The First-Past-The-Post system makes the House of Commons outrageously unrepresentative. Most votes are wasted since they are not reflected in the outcome. The Commons is dominated by party loyalists with their group-think. Citizens are constrained to engage in tactical voting – in other words, to choose the least bad option or vote to keep a specific candidate out.
As our Radix colleague Joe Zammit-Lucia well knows, there is an alternative. Now, in 2019 and quite unlike 1918, it is technically possible, in principle, for each citizen to find and vote for a candidate they substantially support and to be assured that their vote will count one way or another. This is how:
- Require all candidates to obtain for election a certain number of votes (to be determined by the size of the electorate, traditional turnout and the target number of seats).
- Install electronic voting at polling stations.
- The voter is provided on a first screen with the choice of constituency candidates they would currently see on the paper ballot. Voters discontent with this selection would have the option of moving to a second screen which would show all candidates in a larger area, say their county or a region.
- With a familiar search function (as on every computer and smartphone) people could home in on their pre-chosen candidate quickly. In principle, a third screen might contain all candidates country-wide, but that would likely be a step too far for present sensibilities.
There would be a process where candidates falling far short of the threshold would redistribute their contingents of votes to candidates closer to the threshold. Similarly, very popular candidates would redistribute their surplus votes. This way, no vote need go wasted while voters would have a much wider choice of candidate and so no longer vote for the least bad option. This would diminish the power of parties while still according them an important role.
Such a system of “transferable power of political attorney” would make parliament vastly more representative and reward outstanding candidates with the loyalty of supporters outside their narrow constituency while retaining a geographical anchor (since voters are “nudged” to make a local choice).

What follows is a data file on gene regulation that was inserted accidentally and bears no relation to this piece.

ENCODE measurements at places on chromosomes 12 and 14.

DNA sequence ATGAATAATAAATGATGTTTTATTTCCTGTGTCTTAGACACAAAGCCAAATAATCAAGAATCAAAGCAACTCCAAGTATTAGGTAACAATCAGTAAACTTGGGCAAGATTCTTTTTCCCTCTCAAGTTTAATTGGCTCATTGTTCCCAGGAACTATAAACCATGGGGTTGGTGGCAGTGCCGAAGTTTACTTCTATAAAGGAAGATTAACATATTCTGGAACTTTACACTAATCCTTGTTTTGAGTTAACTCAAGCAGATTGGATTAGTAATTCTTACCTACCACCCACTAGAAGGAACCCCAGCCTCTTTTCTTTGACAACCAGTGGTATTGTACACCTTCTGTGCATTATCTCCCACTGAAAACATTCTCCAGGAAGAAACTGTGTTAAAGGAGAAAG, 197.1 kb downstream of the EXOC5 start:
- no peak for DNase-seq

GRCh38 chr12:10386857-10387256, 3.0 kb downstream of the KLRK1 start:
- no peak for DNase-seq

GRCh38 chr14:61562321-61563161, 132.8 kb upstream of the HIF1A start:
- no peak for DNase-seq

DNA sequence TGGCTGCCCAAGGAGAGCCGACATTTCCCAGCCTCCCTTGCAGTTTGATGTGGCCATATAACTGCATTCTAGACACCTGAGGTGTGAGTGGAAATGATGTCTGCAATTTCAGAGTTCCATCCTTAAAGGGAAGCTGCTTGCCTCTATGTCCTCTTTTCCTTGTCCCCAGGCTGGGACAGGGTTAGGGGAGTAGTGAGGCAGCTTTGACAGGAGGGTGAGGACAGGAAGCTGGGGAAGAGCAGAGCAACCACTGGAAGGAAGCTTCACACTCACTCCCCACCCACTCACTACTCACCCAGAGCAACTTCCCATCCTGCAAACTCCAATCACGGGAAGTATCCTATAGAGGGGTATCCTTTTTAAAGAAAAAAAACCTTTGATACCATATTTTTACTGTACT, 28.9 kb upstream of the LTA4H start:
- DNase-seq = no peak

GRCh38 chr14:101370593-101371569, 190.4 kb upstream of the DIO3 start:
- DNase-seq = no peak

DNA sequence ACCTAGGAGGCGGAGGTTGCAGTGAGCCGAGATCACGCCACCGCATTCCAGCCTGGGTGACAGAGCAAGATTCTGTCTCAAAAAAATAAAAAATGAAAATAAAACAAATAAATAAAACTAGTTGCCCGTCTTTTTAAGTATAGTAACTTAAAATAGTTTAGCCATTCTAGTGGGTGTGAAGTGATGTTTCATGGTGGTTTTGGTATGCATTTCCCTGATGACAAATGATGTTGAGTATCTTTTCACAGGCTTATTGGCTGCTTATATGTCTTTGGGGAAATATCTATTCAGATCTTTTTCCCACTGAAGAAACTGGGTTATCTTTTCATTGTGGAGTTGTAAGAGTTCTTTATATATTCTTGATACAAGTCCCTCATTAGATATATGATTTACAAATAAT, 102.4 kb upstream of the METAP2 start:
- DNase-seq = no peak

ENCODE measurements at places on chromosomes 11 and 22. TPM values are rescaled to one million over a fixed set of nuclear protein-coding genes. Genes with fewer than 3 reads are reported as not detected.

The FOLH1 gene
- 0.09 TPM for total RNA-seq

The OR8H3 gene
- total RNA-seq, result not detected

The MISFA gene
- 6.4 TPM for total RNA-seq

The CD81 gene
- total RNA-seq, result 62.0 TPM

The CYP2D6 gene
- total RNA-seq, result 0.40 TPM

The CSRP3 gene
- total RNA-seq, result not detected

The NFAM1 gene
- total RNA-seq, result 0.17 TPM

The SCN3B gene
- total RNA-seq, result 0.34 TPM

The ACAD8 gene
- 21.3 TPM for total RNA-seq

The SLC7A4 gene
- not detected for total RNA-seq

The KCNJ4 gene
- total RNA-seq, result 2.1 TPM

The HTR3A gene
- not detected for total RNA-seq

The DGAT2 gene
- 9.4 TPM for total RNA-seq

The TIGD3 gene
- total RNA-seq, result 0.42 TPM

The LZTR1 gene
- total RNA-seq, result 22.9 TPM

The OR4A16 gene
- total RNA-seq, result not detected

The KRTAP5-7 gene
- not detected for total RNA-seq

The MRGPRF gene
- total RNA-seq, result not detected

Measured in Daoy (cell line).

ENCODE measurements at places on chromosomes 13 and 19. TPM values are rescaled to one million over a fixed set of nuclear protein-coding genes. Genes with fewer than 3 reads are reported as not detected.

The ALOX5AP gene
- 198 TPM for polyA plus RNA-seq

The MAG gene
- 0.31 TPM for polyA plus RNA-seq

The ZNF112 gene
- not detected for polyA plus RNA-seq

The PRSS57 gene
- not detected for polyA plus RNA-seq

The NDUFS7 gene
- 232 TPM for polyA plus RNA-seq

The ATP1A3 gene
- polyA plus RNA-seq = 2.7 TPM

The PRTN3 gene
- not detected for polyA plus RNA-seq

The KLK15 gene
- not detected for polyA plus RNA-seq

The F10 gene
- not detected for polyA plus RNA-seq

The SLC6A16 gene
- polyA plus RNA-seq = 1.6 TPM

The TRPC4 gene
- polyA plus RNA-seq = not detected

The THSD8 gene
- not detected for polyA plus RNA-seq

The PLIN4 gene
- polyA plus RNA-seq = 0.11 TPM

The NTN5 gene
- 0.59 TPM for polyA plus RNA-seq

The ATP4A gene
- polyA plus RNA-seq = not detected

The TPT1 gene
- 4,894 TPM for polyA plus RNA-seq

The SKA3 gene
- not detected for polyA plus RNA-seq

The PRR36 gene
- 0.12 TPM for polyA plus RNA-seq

In the present situation, this would reshuffle the cards radically. It would restore legitimacy to the electoral system. It would encourage a different quality of parliamentarian. It would decimate the power especially of the two big parties and end the near-dictatorial stranglehold of the party leaders.
Otherwise, yet another election, with the many rotten boroughs (safe constituencies), runs the risk of producing much the same impasse again. A referendum became necessary and defensible, despite the notorious defects of such plebiscites, not least because of the failures of the parties over decades.
To return to David Boyle’s half-baked proposal, my system would allow, say, a Conservative voter in a constituency with a Leave Tory standing to go to the second screen and doubtless find there a Remain Tory. And similarly for those of other political persuasions.
Waiving the deposit (as David suggested) is a red herring. This is a only minor outlay in conducting a campaign. As for the “coupon” tactic of government-sponsored candidates, surely the very last thing we need is to hand even more power to a dictatorial government everyone acknowledges to be out of its depth.
For more see http://www.fuzzydemocracy.eu.
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